The other major dilemma facing companies if the Yuan rises is what to do with the extra costs. Yates said it will be harder for vendors to pass along the costs to U.S. consumers, since many users will likely just hold off buying PC and other hardware if the final price increases too much. It will also be more difficult for OEMs to sell hardware to emerging markets since many already are already selling PCs there at a much lower cost than in mature markets. "We are fairly well-trained to expect our next PC to cost either the same or cost less than the one we have now," Yates said. "PC consumers really expect to pay less than a thousand dollars for their next PC and many of them have come to expect a 10 to 15 percent decline for the same configuration or even better technology. These companies are not all of sudden going to start passing on additional costs to consumers . It might affect profits and the shareholders might have to absorb the cost.""With the PC/handset market operating with tight margins, the key value proposition is product quality," Farina said. "Therefore, I dont think manufacturers would make significant changes in suppliers based on short-term currency fluctuations." While large vendors are not talking about the potential for a rising Yuan, the companies on the frontlines of these changes will wait and see what happens, although one IT company does not feel a need to change strategy. Lew Moorman, senior vice president of strategy and corporate development at Rackspace, a San Antonio, Texas, hosting provider, said his company does not take currency into consideration, just as it would not take into account the base cost of metal or plastic in determining the right price for a piece of hardware. Most of those concerns, Moorman said, remain with the vendors his company uses, such as HP and Dell. However, he said that since hardware, unlike software, is highly commoditized and prices have steadily dropped for years, he doubts any changes to the Yuans value will deter Rackspace from its current pace of buying nearly 1,000 servers a month. "There seems to be no reason to think any differently at this point and its not a major concern for us," he said. "There has been some adjust and impact for fuel costs in order to ship the products here, but weve seen very little impact on the overall price of the components." He agreed that users simply expect low-priced hardware now, and said that if the costs of components do increase, most vendors will likely absorb most or all of the cost to stay competitive. Although Rackspace does build some of the servers it runs in its data centers, Moorman said the company is continually searching for the lowest component costs. If parts made in China increase, his company will begin to look elsewhere. "When we go to vendors for disk drives or CPUs, whether their source for components is Europe of Asia, [Rackspace tries to] find the best price possible," Moorman said. Check out eWEEK.coms for the latest news, views and analysis on servers, switches and networking protocols for the enterprise and small businesses.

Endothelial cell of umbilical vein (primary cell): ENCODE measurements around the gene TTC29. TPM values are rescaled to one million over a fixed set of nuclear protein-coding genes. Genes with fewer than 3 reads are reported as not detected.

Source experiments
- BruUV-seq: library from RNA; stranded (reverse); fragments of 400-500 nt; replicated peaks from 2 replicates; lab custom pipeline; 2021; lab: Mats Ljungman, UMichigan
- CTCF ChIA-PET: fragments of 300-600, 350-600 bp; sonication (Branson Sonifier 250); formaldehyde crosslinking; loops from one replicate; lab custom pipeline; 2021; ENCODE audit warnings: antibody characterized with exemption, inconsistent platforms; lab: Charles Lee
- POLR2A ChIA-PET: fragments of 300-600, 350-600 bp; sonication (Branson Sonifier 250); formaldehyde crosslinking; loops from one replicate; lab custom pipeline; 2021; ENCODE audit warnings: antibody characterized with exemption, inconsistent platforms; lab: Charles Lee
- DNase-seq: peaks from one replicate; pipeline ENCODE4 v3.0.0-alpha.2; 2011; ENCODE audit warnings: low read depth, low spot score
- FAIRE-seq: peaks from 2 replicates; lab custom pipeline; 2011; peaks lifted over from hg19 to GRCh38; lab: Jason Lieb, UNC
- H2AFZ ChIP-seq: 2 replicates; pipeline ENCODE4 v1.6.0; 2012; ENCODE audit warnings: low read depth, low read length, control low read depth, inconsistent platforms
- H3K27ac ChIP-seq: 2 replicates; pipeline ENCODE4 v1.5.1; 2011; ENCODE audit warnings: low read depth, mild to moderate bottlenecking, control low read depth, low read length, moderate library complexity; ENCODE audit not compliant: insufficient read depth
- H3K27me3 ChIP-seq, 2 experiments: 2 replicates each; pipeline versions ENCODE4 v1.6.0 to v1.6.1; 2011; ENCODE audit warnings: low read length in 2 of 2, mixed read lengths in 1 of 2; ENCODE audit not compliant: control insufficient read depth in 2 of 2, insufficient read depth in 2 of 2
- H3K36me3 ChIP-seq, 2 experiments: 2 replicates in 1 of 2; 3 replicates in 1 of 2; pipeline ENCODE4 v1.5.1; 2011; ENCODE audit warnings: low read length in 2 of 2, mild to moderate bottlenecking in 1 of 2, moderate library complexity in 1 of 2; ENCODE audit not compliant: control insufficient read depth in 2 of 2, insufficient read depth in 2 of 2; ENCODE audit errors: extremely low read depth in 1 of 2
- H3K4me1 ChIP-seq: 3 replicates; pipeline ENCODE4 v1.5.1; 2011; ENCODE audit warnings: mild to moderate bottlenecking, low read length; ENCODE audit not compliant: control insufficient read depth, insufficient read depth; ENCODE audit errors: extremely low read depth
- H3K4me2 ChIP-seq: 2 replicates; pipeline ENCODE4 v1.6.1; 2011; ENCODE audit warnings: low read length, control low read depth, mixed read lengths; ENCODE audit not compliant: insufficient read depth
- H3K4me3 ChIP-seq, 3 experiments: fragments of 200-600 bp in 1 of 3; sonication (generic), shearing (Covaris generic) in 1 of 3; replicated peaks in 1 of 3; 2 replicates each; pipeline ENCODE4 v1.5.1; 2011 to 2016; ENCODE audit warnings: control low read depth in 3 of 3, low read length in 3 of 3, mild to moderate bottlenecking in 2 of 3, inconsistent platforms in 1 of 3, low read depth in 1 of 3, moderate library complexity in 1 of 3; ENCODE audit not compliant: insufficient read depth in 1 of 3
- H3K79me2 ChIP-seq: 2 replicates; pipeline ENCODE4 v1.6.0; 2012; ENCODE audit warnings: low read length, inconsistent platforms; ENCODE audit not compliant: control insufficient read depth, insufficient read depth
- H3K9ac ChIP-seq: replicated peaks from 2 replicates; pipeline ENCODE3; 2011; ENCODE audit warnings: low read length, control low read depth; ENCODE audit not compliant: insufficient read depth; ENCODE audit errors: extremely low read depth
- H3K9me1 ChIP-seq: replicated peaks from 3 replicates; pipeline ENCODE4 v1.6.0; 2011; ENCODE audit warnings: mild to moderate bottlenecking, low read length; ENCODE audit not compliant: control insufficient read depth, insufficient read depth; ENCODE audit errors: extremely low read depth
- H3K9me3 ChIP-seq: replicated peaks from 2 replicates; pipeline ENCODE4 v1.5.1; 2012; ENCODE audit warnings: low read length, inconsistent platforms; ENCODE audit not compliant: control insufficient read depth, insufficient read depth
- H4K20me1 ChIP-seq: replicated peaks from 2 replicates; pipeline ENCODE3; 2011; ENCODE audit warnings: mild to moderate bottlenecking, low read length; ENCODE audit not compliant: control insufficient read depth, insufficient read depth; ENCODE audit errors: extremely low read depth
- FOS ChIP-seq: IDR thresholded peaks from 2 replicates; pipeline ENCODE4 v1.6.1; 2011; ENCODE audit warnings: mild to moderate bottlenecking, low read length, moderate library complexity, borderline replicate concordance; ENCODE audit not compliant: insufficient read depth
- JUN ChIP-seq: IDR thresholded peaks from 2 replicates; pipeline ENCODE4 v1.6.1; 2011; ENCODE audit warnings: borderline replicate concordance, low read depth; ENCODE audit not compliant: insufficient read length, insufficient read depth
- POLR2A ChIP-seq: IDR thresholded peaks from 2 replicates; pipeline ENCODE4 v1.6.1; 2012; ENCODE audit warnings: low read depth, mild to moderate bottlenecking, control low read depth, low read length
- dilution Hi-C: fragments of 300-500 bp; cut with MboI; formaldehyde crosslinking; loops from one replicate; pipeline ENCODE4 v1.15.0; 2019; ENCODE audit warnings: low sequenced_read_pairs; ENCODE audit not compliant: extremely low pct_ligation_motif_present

Technology Business Researchs Farina said that since gross margins for hardware vendors are already tight, the way these companies differentiate themselves from one another is in the quality of the product they produce.